In response to Mr. Thomas Streicher, Ph.D., and his March 13 article, “Looting the American Dream,” I would like to add a few comments. I agree with almost everything Mr. Streicher says in his article, though I think it needs a little more depth.
When I think about the word “corrupt,” I picture more than one party involved. Mr. Streicher is correct in mentioning one party to this corruption but is missing the other party. Corporations do buy politicians. But the reason they buy politicians is that the politicians have something to sell. That something to sell is “power.” Some politicians have the power to hand over billions of dollars to well-connected people who make major “campaign” contributions to the politicians. The politicians also have the “power” to make laws that impact the corporations positively or negatively, and the corporations will pay lots of money to influence these politicians.
William Pitt, Prime Minister of Britain, 1766 to 1778, said: “Unlimited power is apt to corrupt the minds of those who possess it.”
In 1887 Lord Acton said, “Power tends to corrupt, and absolute power corrupts absolutely.”
Our government has done a fantastic job of dividing and conquering us. If both sides could get together, we could end this corruption. Mr. Streicher needs to understand that to get rid of the corruption, we need to get rid of the “power” that gives rise to the corruption. For instance, a billionaire CEO who owns a number of “green” energy companies gave around $400,000 dollars to politicians and received almost $1 billion in return. This is a fantastic return on investment. Why would a smart businessman not take advantage of a “return on investment” like this?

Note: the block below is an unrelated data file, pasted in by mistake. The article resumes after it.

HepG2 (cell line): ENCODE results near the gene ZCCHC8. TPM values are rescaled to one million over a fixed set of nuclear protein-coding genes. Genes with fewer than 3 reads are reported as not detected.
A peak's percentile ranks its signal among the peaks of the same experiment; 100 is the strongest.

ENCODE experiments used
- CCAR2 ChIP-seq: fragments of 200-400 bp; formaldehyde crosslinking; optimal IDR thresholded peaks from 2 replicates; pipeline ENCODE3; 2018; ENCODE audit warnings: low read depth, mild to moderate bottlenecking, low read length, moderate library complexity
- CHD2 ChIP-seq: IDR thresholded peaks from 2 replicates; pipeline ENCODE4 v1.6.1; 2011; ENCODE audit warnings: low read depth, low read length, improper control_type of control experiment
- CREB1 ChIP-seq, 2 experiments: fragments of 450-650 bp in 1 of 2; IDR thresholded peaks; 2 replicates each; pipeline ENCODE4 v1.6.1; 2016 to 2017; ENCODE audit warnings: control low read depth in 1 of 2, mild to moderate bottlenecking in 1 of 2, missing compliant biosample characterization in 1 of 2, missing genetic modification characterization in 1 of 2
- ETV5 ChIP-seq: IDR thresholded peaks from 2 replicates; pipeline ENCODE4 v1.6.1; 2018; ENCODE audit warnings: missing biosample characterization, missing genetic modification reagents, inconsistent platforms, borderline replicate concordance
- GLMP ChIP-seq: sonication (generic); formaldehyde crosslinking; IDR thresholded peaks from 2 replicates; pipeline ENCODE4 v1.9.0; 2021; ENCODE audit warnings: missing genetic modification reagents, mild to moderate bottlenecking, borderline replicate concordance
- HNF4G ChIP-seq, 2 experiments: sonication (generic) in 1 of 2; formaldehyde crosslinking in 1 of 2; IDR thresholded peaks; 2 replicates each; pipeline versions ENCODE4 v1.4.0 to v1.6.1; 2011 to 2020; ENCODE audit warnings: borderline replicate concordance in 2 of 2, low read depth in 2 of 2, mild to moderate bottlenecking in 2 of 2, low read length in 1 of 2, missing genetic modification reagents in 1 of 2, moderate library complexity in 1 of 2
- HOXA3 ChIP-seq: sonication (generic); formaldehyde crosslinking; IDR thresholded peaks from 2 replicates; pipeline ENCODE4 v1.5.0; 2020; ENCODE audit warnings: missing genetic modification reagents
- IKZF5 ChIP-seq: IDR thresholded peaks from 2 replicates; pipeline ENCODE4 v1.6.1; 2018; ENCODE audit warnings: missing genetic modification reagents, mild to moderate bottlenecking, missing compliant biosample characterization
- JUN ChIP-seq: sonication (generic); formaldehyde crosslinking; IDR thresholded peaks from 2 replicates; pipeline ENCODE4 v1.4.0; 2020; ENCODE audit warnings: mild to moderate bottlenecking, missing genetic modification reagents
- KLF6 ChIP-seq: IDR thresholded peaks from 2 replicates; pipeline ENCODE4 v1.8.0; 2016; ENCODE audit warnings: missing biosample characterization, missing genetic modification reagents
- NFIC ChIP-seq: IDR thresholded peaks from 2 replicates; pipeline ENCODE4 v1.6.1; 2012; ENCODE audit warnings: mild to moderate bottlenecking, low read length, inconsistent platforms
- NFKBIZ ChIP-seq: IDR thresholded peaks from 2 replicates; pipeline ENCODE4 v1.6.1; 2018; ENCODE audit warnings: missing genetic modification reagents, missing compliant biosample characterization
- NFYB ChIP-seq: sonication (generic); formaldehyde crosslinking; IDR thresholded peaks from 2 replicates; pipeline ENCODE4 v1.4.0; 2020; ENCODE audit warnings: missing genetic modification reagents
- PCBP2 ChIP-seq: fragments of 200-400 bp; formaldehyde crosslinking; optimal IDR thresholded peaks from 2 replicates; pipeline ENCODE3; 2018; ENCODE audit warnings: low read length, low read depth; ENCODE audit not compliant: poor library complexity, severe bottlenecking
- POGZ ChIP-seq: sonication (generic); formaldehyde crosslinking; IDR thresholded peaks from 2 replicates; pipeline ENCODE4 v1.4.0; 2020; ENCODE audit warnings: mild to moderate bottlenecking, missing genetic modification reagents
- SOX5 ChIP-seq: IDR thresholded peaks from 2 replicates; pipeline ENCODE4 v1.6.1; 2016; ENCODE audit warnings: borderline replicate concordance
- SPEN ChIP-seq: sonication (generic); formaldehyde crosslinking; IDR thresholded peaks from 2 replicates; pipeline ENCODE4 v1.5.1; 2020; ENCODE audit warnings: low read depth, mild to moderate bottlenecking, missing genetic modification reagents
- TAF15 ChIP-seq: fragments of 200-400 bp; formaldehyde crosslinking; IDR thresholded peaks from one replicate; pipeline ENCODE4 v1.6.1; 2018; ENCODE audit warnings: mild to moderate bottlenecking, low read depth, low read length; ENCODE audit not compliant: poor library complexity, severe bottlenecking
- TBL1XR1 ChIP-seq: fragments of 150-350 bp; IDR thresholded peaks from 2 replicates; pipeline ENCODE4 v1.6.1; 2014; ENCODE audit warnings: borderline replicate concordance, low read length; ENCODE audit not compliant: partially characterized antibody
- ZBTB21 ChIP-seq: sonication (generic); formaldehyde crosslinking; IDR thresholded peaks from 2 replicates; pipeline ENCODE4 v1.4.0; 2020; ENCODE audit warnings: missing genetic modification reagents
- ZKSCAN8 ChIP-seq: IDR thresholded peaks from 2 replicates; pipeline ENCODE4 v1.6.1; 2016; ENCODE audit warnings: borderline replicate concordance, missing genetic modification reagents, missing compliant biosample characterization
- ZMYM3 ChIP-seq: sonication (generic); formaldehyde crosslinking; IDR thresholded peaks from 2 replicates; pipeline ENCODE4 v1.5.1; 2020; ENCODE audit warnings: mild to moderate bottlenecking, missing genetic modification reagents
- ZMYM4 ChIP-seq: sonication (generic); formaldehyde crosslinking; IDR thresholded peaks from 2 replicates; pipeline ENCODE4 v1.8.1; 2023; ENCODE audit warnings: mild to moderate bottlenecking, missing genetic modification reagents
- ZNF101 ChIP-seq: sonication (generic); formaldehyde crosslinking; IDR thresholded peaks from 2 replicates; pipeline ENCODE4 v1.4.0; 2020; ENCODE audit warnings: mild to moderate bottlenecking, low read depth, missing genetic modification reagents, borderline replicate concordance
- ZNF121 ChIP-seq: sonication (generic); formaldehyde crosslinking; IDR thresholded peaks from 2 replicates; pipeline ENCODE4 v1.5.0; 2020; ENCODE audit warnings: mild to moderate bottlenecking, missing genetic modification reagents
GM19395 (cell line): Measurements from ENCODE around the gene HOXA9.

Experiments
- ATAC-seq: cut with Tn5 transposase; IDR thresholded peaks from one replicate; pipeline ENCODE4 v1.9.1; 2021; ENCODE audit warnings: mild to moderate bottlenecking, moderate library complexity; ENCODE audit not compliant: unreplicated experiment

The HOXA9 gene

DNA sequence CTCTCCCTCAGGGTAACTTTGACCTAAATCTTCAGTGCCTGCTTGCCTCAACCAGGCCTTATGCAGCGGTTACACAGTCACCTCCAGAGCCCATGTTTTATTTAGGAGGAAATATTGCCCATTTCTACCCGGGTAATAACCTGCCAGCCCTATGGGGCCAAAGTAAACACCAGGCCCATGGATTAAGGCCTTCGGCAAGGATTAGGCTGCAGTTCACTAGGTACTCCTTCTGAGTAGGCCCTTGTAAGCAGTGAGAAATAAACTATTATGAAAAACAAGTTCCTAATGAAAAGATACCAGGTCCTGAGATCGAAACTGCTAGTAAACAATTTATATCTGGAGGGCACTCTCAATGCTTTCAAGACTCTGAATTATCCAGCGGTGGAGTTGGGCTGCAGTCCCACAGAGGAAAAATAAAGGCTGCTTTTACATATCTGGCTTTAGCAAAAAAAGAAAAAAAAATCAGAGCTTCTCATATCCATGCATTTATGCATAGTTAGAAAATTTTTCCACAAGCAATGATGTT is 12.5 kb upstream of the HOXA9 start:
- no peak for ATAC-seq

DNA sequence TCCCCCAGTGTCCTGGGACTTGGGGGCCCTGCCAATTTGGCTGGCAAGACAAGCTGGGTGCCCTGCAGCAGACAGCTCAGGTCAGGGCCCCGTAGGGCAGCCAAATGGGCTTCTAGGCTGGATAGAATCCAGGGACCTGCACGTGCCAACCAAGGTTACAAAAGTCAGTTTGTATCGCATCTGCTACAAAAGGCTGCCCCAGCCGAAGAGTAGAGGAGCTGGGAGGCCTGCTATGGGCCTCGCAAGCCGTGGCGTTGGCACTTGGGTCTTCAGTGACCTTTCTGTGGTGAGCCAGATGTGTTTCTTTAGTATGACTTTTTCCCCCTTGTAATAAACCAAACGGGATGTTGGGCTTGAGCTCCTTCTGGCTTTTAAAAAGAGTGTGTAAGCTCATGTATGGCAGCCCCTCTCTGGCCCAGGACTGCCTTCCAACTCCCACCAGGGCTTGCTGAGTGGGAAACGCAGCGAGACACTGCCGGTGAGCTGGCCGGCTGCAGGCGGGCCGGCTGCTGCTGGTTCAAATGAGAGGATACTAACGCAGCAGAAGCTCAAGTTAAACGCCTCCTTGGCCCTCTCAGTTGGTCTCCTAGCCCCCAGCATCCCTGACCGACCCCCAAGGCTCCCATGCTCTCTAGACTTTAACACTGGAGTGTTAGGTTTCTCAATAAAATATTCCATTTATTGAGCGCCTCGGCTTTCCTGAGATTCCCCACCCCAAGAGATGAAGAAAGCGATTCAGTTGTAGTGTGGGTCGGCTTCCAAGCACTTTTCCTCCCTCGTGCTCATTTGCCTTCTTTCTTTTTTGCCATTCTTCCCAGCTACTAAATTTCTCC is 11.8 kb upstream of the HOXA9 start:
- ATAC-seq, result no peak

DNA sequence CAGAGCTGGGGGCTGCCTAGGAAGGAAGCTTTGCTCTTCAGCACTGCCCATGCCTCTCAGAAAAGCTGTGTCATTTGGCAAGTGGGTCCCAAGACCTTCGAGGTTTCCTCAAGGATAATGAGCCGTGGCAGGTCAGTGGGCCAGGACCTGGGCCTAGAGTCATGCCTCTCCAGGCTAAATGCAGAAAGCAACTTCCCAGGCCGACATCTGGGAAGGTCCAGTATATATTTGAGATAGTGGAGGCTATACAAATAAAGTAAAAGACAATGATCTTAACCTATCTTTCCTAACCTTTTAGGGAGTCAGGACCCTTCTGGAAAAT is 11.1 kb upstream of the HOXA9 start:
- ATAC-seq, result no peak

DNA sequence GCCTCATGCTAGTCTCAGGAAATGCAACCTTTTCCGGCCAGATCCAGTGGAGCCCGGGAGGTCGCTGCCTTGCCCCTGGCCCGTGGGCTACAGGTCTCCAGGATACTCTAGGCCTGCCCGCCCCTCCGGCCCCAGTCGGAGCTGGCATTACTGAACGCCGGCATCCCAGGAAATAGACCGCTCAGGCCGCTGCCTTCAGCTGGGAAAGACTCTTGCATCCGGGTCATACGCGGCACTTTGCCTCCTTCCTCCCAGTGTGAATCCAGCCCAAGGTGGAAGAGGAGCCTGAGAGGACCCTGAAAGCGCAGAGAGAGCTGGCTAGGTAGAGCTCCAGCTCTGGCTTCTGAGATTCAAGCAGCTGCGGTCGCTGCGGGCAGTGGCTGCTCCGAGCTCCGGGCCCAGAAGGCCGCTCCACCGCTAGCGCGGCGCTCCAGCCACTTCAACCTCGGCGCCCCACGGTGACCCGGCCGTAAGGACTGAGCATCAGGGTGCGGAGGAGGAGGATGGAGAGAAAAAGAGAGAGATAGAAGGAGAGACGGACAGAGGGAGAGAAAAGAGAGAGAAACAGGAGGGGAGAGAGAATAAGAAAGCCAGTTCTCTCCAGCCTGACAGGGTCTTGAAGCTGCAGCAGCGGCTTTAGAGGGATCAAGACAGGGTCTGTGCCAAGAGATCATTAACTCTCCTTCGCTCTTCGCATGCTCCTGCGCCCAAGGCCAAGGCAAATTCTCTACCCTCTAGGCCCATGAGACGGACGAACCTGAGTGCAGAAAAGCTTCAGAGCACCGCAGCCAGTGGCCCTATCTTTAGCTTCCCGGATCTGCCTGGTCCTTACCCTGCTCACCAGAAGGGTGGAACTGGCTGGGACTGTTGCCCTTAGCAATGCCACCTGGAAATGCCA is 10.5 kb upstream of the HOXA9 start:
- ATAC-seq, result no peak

This is why the Constitution was written as it was. Its purpose was to limit the power of the government. Per the Constitution, the power to hand over billions of dollars to well-connected people and hundreds of billions of dollars in bailouts is not allowed. An example of a great place to start turning this around would be to eliminate the Department of Energy.
Allan Krosner lives in Nevada City.
Corporations do buy politicians. But the reason they buy politicians is that the politicians have something to sell. That something to sell is “power.”